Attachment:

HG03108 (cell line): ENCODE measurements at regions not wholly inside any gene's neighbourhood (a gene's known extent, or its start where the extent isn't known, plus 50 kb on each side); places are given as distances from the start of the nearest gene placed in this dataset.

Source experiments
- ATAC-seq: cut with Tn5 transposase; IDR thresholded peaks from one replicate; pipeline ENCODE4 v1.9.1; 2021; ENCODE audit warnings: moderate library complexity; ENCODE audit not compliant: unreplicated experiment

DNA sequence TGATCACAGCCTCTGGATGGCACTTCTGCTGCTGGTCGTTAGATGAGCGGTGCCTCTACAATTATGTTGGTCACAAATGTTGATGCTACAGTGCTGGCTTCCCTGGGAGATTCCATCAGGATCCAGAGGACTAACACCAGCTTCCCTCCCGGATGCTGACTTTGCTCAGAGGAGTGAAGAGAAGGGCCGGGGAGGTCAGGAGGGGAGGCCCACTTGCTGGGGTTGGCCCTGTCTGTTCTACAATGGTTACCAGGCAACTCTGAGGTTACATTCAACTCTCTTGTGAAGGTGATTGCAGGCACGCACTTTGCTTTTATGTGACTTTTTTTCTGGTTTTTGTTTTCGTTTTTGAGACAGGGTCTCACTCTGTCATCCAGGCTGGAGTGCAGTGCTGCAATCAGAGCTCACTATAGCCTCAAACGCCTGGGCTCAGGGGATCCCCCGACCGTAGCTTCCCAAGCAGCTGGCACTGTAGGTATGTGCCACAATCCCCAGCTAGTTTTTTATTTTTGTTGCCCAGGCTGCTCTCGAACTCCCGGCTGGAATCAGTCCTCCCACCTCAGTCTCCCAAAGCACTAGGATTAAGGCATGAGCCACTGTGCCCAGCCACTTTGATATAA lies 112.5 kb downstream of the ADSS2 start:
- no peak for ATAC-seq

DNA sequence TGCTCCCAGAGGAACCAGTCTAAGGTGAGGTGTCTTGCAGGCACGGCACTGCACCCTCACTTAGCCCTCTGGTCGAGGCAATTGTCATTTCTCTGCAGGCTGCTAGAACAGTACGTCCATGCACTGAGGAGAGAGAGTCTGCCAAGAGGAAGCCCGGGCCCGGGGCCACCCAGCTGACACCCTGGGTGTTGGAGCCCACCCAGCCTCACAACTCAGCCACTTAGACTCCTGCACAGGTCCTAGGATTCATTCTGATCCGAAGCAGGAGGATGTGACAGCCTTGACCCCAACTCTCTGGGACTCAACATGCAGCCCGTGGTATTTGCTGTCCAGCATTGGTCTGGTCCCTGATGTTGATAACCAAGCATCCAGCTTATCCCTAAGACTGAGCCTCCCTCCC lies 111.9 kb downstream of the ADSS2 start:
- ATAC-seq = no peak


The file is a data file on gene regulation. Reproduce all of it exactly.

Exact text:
HG03108 (cell line): ENCODE measurements at regions not wholly inside any gene's neighbourhood (a gene's known extent, or its start where the extent isn't known, plus 50 kb on each side); places are given as distances from the start of the nearest gene placed in this dataset.

Source experiments
- ATAC-seq: cut with Tn5 transposase; IDR thresholded peaks from one replicate; pipeline ENCODE4 v1.9.1; 2021; ENCODE audit warnings: moderate library complexity; ENCODE audit not compliant: unreplicated experiment

DNA sequence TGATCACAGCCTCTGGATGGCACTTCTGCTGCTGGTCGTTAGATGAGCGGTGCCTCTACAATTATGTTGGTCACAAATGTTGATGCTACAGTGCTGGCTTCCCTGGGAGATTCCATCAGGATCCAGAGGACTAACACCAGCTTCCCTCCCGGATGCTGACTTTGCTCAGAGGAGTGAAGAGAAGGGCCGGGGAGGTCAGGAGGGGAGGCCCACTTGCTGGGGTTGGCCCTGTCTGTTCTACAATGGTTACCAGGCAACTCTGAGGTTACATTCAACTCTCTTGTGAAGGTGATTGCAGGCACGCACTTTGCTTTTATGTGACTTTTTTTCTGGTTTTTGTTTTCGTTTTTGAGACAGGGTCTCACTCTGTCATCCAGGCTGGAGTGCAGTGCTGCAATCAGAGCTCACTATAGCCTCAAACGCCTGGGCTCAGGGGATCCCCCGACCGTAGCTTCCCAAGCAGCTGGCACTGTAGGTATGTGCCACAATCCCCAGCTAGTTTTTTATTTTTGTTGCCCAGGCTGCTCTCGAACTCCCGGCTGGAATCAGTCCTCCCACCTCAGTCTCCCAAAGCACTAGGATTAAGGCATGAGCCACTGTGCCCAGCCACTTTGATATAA lies 112.5 kb downstream of the ADSS2 start:
- no peak for ATAC-seq

DNA sequence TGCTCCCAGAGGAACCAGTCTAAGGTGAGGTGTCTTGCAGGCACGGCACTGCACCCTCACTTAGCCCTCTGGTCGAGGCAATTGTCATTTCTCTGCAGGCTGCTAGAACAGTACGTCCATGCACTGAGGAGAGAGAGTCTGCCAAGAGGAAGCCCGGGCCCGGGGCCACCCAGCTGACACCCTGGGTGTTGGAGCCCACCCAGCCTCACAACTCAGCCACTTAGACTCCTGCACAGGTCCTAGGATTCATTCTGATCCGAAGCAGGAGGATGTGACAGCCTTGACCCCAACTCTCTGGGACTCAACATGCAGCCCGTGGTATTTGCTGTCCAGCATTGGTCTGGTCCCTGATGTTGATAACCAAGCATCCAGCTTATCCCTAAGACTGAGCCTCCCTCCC lies 111.9 kb downstream of the ADSS2 start:
- ATAC-seq = no peak